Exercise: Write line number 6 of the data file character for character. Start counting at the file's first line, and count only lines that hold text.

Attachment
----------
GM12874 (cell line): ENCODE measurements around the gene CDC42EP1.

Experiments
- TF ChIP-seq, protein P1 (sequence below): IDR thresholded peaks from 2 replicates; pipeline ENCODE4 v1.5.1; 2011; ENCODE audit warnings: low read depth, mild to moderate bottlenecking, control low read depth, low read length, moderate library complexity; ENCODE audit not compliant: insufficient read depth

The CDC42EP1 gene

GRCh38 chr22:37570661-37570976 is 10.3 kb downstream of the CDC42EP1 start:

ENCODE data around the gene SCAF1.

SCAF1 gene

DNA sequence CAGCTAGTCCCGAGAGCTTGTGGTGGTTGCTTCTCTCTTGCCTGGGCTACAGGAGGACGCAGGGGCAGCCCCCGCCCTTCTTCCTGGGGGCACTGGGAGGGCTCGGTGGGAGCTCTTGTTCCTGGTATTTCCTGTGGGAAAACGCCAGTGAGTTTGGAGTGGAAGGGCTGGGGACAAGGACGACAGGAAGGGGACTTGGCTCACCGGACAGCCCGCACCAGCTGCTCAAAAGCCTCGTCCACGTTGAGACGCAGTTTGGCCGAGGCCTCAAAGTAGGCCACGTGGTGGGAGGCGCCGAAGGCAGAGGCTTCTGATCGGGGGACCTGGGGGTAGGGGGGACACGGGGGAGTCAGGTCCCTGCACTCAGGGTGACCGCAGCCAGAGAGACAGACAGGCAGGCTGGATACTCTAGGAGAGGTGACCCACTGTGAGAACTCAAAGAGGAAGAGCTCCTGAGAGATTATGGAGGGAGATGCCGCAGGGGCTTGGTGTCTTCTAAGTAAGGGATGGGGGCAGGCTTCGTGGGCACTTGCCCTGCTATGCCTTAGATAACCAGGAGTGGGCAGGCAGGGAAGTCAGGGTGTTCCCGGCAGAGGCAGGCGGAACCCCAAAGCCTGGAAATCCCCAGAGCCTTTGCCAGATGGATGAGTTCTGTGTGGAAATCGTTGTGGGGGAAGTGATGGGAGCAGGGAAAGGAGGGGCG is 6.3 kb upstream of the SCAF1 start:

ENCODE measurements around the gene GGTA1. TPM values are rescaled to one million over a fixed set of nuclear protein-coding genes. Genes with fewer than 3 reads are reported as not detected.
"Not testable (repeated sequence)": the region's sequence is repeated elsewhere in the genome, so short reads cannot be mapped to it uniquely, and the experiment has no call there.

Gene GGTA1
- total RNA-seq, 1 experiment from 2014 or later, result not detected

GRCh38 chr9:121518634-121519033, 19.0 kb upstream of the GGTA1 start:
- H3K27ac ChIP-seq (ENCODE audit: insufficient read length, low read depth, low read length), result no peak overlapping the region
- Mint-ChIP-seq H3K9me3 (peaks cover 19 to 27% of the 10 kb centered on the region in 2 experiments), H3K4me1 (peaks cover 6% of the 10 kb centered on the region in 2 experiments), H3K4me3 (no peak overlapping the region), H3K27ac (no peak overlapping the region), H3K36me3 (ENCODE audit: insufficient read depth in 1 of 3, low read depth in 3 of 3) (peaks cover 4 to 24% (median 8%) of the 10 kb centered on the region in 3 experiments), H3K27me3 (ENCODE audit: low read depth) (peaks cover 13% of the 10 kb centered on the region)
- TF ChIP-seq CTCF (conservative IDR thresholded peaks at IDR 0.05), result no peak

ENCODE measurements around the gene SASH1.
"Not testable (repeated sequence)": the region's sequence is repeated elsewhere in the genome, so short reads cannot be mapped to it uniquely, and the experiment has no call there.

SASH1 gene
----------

ENCODE data around the gene SCAF1.